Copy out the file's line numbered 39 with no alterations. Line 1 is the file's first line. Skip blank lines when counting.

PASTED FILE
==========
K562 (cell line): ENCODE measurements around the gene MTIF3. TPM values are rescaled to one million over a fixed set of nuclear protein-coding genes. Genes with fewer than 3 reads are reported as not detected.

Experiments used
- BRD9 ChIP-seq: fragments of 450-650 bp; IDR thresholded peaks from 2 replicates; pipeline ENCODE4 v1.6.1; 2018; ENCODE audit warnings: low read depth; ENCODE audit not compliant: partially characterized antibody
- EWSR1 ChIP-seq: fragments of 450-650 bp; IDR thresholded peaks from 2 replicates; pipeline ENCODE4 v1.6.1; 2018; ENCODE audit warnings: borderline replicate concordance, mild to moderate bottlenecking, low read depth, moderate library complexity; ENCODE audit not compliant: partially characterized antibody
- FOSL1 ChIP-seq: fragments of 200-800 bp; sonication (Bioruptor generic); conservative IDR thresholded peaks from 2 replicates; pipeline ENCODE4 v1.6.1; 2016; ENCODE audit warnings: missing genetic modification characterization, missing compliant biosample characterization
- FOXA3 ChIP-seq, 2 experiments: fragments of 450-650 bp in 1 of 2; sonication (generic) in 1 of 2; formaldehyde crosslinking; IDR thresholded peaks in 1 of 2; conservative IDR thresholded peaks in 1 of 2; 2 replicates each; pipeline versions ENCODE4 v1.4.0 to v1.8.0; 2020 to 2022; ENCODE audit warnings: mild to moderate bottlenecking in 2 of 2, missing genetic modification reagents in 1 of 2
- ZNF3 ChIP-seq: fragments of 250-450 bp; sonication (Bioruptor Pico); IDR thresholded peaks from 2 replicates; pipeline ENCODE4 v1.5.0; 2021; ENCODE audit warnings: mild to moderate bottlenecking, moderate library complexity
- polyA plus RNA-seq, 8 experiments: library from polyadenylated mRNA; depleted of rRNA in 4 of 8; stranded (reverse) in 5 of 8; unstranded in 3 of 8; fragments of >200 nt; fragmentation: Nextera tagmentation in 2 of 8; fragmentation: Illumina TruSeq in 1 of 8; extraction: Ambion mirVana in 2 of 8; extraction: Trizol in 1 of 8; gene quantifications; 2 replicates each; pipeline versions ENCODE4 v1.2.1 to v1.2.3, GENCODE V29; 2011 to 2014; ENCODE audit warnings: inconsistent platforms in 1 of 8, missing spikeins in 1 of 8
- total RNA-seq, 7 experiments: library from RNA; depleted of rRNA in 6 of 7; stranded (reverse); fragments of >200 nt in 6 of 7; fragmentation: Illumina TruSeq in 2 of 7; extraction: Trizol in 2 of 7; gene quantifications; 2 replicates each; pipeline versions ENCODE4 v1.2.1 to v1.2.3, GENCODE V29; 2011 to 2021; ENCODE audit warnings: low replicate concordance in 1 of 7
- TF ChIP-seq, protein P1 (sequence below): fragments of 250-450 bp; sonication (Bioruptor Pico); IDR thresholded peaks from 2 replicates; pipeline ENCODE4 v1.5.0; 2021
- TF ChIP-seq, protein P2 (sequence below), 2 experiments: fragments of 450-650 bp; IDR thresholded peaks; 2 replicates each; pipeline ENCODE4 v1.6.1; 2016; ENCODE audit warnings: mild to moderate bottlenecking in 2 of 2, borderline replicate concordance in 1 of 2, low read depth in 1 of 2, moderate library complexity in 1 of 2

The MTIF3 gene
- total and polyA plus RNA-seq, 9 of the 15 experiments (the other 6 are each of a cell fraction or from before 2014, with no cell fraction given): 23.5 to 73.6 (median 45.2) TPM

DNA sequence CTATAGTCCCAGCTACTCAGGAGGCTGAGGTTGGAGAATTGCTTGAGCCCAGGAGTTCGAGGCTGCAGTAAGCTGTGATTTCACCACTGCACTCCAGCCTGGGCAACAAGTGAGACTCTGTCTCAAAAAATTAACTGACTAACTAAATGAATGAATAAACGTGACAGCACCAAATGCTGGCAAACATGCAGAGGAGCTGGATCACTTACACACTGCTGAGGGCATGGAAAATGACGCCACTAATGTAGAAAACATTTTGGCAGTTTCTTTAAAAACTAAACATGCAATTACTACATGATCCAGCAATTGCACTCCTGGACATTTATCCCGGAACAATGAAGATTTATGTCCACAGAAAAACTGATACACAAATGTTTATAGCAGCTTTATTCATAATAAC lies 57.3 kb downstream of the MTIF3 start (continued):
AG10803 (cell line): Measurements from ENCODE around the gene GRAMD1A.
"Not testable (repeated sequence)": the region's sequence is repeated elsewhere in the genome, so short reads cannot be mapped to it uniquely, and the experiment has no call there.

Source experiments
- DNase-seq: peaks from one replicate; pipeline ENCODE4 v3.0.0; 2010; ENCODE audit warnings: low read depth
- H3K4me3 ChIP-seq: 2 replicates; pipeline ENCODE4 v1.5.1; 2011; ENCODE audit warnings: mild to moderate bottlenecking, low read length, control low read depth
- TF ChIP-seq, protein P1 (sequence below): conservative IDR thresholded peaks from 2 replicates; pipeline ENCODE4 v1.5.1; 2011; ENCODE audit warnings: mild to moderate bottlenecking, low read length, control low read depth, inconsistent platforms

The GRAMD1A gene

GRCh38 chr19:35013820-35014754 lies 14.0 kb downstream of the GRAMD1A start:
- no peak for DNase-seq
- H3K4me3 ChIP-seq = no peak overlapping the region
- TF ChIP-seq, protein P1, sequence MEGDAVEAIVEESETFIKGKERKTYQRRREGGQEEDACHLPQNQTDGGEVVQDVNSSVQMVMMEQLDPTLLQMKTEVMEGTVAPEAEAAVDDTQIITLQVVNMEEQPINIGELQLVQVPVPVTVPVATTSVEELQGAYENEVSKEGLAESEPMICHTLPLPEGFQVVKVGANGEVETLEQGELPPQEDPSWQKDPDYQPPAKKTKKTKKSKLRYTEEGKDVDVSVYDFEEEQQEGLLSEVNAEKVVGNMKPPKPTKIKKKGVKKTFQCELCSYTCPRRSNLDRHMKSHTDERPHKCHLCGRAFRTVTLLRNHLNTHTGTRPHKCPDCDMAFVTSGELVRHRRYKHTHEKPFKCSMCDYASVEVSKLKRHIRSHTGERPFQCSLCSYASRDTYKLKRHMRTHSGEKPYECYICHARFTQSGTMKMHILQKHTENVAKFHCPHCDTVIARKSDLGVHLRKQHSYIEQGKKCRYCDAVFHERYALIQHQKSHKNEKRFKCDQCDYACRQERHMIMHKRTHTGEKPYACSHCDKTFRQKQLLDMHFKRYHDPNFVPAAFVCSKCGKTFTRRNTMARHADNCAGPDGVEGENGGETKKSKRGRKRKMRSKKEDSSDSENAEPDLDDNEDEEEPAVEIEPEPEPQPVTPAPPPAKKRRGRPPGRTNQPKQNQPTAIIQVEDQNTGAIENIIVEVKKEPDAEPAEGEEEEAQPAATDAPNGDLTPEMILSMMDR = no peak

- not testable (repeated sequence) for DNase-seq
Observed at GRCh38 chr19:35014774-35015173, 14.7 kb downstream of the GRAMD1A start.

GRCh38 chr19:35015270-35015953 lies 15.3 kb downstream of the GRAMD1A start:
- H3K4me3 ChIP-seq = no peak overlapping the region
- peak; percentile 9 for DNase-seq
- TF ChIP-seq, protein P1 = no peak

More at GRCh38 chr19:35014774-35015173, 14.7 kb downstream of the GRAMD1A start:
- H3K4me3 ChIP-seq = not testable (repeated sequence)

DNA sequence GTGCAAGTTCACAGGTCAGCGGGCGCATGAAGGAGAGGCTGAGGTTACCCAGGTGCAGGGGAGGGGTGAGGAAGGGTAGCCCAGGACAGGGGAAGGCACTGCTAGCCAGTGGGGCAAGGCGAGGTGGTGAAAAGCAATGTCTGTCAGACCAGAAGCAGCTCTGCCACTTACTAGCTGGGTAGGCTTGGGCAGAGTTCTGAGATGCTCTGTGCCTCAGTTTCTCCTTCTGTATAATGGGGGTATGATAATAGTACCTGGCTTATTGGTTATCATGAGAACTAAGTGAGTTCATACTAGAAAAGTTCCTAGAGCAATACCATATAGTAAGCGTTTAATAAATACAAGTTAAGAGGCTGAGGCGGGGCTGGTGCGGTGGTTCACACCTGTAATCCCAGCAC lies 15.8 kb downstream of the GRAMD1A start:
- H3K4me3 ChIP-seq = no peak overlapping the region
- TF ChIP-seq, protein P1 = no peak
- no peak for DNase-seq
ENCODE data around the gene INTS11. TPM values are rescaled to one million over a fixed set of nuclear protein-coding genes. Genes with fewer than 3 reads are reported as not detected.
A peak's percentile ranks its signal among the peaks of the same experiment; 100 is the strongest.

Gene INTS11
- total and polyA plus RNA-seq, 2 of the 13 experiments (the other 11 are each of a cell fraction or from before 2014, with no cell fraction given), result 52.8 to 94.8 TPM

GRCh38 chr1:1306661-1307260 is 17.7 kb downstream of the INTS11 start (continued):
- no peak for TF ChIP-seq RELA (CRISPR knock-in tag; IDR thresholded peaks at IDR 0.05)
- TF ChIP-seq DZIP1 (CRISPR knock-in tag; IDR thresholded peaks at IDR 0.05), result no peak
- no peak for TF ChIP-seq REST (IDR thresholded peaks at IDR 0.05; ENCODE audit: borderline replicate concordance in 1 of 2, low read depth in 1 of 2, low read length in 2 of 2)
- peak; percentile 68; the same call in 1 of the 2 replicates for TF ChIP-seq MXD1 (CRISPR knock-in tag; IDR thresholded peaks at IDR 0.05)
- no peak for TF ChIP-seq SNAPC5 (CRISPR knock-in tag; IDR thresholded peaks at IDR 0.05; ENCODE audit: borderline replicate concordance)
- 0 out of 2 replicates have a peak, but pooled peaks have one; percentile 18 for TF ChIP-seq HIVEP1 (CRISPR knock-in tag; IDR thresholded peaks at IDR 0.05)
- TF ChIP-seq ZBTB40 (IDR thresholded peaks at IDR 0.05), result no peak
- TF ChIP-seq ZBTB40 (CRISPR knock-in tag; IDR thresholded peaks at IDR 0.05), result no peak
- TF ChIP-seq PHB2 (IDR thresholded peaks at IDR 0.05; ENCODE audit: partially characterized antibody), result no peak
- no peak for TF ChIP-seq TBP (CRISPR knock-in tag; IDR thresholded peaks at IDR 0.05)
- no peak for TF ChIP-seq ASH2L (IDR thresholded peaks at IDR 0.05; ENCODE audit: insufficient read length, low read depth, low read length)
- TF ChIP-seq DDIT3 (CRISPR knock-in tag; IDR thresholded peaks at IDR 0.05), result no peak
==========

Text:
A peak's percentile ranks its signal among the peaks of the same experiment; 100 is the strongest.